By Alan Murray and David Meyer
March 22, 2018

Good morning.

When I wrote last month that Facebook would be the biggest loser in the Russian melee, I didn’t imagine it would be this bad. But over the last week—while I was enjoying a break from this newsletter—the social network company lost about 10% of its value, or $50 billion.

Mark Zuckerberg weighed in yesterday afternoon with a blog post that you can read here. “We have a responsibility to protect your data,” he wrote, “and if we can’t, then we don’t deserve to serve you.” Problem is, that’s a responsibility Facebook has had since day one, and Zuckerberg’s increasingly frequent mea culpas keep coming days late and mega-dollars short. If your memory needs refreshing, the folks at Fast Company did a nice summary of 15 years’ worth of Zuckerberg apologies here.

Most of yesterday’s post was devoted to defending Facebook’s response over the last three years to abuses by Cambridge Analytica. But of course, Facebook didn’t ban Cambridge Analytica from its platform until Friday—and then only in response to newspaper inquiries. That’s not likely to convince anyone that the CEO has turned over a new leaf, or to slow the anti-Facebook bandwagon. As one commenter on the post put it: “So basically you knew this shit was going on years ago and NOW since you’ve been caught with your pants down, this is your response? Pathetic.”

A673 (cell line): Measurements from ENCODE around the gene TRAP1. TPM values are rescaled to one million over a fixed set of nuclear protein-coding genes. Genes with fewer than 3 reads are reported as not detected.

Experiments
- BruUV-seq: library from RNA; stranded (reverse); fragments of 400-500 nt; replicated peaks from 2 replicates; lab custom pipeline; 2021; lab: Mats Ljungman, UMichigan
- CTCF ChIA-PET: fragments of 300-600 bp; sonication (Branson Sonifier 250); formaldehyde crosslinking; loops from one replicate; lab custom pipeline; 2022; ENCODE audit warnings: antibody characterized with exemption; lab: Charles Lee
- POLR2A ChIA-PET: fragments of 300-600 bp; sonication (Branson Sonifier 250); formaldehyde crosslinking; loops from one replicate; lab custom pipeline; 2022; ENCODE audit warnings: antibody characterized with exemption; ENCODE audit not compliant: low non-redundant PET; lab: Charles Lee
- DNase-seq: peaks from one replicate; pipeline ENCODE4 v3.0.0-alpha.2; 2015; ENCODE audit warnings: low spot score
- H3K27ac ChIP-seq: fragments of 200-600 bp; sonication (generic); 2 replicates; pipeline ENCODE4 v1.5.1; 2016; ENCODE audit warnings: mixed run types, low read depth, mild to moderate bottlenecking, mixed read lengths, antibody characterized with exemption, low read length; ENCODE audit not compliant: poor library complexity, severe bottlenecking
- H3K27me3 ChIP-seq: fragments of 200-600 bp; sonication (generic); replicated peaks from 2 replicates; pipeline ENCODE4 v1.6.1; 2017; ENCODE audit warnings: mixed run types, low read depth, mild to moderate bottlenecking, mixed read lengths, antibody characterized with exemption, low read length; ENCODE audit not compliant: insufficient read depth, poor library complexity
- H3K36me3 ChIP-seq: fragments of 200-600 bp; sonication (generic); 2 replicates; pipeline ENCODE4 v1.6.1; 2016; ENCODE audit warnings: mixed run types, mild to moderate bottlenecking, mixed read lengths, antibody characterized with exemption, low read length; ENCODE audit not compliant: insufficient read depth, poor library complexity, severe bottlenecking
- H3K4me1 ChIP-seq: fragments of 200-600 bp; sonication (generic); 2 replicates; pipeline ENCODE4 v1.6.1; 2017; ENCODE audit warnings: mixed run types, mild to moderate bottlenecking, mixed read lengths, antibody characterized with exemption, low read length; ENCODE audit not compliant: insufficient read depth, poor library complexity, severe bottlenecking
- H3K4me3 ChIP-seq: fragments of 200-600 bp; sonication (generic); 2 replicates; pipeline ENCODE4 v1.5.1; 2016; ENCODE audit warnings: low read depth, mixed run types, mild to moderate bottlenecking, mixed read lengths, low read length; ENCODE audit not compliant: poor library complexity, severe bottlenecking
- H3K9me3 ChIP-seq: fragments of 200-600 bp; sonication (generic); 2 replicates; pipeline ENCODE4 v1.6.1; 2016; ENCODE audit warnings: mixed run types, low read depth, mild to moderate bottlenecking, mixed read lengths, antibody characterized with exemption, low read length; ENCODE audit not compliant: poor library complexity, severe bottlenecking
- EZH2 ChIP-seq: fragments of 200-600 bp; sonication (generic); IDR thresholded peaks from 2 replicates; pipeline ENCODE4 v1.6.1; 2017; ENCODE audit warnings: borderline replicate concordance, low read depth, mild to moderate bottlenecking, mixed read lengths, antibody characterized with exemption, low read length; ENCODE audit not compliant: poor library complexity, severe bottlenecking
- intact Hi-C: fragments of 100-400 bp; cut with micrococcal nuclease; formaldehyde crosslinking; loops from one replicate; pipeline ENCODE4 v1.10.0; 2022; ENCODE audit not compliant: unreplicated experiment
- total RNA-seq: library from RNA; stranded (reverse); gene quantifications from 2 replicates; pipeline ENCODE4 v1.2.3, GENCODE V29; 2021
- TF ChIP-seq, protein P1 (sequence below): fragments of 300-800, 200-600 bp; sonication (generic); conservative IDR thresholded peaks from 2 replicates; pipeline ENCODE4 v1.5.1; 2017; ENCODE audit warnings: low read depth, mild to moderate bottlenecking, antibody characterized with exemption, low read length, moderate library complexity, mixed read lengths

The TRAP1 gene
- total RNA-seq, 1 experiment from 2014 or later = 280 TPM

If Zuckerberg really has had a change of heart, and wants to be taken seriously, he’ll have to do more than write a defensive-sounding blog post. Among other things, he’s going to be called to testify to Congress, and he would be wise not to send his lawyer in his place, as he did last year.

The bigger problem is that Facebook’s entire business model is based on selling peoples’ data—and not always in ways that those people approve of, or have agreed to. A true ”fix” to the problem could also tank the company’s revenue. That’s why this week’s stock price swoon probably will not be the last.

By the way, among those joining the #deletefacebook campaign this week was Brian Acton, who made a fortune cofounding and then selling WhatsApp to Facebook.

More news below.

Alan Murray
@alansmurray
alan.murray@fortune.com

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